The end of the year is fast approaching and every independent service organization (ISO) knows exactly what they can expect for the holidays: a mailbox bombarded with “time to renew your registration” letters from all the states they’ve worked in! Hooray!
New fees may be announced or new regulations may have been implemented and registration will need to be done a little differently this time around. Who knows? It’s a Christmas surprise, but the fact remains that it has to be done. Here are some tips we’ve learned to help keep up with this lump of administrative coal.
Keep a spreadsheet of the states that you work in most, the dates your registrations in them will expire, and the fees you paid to register last year. This will help you budget for all the renewal costs you will be facing in December. When you get your renewal letter be sure to fact-check your spreadsheet and update it as needed.
If you are not sure you will be working in a state, don’t register there. You may have worked in Hawaii this year, but won’t set foot there next year. While it is true that you never know when or from where a service call will come, there are fifty states with fifty different sets of fees and requirements. The law of averages will need to come into play at some point. Our recommendation: file the renewal letter and hold off on registering until an opportunity presents itself. You should only fill out the form and cut the check if you actually need to.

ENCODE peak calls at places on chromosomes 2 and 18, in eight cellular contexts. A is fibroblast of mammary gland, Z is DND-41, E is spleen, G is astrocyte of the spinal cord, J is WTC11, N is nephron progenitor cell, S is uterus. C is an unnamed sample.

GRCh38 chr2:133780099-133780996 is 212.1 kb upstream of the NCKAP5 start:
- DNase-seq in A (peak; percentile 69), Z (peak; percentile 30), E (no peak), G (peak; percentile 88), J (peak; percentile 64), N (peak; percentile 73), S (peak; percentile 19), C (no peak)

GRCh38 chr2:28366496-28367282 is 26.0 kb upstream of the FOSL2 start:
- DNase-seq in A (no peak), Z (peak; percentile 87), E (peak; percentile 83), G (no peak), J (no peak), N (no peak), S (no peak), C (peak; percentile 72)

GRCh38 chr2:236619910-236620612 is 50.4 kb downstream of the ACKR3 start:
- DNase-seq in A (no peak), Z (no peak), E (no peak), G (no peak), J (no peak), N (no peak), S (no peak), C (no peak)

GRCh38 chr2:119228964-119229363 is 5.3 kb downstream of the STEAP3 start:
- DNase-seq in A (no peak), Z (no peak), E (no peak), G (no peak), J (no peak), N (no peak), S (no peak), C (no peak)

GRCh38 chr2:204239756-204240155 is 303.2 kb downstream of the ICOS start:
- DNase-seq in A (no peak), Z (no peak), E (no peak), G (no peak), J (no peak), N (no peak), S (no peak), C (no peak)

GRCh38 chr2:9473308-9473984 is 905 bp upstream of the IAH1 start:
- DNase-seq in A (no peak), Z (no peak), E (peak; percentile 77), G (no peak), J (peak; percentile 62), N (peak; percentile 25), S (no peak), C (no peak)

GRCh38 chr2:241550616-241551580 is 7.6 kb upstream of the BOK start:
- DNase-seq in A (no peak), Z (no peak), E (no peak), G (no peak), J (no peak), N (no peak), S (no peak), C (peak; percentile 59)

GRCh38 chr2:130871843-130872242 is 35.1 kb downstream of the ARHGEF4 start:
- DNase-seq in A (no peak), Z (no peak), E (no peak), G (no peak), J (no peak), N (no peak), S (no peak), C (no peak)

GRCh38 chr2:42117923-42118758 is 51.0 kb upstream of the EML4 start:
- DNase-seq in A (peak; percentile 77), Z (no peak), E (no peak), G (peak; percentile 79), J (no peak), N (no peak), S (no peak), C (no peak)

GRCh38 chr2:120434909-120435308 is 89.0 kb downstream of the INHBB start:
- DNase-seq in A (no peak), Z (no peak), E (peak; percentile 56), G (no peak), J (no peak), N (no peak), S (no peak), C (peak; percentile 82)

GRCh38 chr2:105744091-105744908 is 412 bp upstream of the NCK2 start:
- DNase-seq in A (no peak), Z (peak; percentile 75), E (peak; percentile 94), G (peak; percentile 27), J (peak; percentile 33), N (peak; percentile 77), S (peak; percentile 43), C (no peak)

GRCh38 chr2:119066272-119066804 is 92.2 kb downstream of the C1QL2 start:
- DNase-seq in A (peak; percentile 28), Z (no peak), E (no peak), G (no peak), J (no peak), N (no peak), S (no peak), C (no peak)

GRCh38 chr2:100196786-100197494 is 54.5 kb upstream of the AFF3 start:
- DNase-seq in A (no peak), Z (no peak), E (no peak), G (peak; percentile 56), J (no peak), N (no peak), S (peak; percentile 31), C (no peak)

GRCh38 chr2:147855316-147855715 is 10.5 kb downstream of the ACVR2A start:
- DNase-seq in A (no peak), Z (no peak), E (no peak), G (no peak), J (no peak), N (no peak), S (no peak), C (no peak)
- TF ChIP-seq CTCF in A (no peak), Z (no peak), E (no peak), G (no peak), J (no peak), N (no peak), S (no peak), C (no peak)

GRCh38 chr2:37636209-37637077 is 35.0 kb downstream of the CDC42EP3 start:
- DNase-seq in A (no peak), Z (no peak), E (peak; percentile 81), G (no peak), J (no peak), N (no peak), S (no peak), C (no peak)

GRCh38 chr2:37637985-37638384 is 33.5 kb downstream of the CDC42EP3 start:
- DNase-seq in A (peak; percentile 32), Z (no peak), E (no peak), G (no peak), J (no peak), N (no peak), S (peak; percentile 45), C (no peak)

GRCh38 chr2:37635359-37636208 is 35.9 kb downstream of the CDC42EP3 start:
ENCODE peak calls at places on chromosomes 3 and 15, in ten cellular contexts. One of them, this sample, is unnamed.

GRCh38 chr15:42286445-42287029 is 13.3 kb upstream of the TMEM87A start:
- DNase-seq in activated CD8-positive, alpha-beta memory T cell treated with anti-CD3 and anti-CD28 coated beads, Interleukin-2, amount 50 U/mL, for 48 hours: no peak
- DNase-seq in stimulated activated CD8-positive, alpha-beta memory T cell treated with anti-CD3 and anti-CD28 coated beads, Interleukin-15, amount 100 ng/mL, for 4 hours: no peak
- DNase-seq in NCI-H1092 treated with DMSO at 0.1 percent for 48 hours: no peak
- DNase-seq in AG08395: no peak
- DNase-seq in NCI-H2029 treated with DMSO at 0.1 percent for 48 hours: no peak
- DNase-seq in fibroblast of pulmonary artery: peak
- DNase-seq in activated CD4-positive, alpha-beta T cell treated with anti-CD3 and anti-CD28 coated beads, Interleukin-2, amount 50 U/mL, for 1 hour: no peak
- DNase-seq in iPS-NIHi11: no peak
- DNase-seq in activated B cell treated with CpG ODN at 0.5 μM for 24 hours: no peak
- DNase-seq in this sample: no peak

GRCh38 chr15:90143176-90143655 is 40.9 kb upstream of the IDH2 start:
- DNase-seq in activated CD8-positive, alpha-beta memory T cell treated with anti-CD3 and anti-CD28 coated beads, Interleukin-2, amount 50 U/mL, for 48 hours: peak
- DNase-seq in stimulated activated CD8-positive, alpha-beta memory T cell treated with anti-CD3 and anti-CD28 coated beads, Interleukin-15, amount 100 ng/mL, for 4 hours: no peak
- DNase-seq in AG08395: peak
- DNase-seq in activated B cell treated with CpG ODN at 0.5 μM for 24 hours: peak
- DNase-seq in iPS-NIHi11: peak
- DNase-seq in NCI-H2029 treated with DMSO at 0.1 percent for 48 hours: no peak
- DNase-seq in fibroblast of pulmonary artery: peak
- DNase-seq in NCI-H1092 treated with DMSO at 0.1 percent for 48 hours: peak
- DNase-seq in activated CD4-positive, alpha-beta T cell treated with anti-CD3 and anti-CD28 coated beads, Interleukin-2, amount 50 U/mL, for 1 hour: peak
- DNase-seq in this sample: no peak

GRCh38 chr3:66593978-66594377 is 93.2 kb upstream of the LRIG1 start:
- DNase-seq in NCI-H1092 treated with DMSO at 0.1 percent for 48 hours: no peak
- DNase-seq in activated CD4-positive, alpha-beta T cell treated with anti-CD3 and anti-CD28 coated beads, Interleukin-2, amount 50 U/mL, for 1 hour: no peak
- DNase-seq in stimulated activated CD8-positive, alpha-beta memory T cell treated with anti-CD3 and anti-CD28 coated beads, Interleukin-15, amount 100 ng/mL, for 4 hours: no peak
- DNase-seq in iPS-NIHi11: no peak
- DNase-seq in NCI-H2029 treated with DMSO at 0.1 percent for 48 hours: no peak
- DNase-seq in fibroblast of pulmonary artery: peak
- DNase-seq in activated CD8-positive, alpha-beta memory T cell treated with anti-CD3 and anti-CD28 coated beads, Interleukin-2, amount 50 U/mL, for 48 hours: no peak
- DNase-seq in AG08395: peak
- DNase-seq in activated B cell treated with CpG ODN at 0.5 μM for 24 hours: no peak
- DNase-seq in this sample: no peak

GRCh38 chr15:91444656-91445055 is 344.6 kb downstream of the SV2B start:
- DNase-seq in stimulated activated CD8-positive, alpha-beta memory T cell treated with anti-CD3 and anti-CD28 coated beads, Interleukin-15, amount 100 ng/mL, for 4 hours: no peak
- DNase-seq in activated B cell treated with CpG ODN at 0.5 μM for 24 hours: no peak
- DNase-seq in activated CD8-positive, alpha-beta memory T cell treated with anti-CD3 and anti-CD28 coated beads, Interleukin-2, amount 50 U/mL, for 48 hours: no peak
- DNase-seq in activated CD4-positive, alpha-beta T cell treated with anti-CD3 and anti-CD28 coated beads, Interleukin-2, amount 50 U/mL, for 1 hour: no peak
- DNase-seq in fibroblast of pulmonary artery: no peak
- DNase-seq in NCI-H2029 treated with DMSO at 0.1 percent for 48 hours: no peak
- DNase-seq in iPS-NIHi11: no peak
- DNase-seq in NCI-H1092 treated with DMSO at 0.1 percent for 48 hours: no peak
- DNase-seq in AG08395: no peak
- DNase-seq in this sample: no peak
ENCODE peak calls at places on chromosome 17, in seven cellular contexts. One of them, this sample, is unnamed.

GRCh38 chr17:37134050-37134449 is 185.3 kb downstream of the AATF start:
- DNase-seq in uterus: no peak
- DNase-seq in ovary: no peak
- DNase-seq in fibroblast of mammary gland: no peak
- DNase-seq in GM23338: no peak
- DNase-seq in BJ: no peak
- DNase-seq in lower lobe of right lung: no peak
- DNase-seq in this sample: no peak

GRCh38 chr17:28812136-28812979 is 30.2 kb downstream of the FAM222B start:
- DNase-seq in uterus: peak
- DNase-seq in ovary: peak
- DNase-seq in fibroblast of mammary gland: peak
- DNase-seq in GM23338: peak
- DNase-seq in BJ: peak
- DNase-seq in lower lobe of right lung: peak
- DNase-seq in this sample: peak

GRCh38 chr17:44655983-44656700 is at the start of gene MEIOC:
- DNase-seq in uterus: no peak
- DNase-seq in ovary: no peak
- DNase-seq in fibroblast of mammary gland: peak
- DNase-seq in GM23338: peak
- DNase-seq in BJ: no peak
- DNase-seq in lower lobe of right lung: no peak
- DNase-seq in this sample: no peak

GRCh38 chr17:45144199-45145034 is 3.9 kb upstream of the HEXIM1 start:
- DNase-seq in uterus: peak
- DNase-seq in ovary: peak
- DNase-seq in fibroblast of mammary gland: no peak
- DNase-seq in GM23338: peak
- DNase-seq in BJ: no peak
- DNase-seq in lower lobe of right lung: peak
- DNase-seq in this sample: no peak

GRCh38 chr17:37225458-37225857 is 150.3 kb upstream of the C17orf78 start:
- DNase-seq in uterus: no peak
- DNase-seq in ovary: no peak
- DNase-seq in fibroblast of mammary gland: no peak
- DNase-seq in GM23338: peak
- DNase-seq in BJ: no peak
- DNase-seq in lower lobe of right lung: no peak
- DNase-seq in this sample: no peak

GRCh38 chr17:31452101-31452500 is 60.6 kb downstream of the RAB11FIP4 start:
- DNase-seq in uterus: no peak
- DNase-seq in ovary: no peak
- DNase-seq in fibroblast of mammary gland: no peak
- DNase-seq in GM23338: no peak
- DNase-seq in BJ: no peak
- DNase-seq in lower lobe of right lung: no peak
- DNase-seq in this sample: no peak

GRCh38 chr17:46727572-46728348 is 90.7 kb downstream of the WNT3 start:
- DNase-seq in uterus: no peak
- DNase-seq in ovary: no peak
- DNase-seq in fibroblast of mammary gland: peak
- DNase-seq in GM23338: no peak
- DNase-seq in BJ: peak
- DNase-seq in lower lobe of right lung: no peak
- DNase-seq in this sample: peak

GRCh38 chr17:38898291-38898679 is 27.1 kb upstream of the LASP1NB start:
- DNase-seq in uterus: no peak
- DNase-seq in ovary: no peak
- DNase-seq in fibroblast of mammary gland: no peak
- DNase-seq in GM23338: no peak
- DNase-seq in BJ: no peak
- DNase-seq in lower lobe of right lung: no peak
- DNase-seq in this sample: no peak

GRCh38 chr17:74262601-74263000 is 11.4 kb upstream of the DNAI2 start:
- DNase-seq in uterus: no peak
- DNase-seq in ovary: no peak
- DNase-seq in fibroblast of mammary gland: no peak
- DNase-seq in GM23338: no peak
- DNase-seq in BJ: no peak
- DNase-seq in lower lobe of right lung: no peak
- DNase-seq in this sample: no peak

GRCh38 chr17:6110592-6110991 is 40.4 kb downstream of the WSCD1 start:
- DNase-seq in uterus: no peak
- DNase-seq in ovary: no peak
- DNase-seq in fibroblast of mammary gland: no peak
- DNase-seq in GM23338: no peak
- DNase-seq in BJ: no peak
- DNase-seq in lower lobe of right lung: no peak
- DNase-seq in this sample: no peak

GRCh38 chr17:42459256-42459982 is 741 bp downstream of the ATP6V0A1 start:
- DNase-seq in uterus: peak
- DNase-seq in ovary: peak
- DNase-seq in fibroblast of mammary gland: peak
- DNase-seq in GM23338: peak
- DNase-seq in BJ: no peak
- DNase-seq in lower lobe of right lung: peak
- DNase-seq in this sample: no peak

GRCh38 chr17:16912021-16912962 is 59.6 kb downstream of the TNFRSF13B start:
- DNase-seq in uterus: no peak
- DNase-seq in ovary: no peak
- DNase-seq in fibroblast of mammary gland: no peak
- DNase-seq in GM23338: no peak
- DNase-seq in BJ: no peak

In a way, state health departments say what our parents used to say: “While you’re under my roof, you’ll abide by my rules.” If you find yourself in need of additional forms, information, or assistance to comply with new changes to these rules, we’ve compiled the website information for every state into one easy document. It’s free and much less time-consuming than looking them up state-by-state.
We know the registration process can feel like a burden (especially when you’re gearing up for the holidays) but it is a must to keep up with. Build your organization a happier New Year by staying informed of each state’s regulations and planning carefully where you’ll take your expertise next.